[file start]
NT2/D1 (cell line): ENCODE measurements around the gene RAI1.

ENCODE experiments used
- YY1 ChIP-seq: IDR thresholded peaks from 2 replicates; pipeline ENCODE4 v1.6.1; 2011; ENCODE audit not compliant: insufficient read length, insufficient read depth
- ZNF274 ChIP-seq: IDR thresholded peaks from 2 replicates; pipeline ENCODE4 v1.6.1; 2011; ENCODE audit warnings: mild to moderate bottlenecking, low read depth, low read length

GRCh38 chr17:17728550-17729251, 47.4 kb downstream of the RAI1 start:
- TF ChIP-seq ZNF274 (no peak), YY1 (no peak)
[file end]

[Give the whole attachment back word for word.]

NT2/D1 (cell line): ENCODE measurements around the gene RAI1.

ENCODE experiments used
- YY1 ChIP-seq: IDR thresholded peaks from 2 replicates; pipeline ENCODE4 v1.6.1; 2011; ENCODE audit not compliant: insufficient read length, insufficient read depth
- ZNF274 ChIP-seq: IDR thresholded peaks from 2 replicates; pipeline ENCODE4 v1.6.1; 2011; ENCODE audit warnings: mild to moderate bottlenecking, low read depth, low read length

GRCh38 chr17:17728550-17729251, 47.4 kb downstream of the RAI1 start:
- TF ChIP-seq ZNF274 (no peak), YY1 (no peak)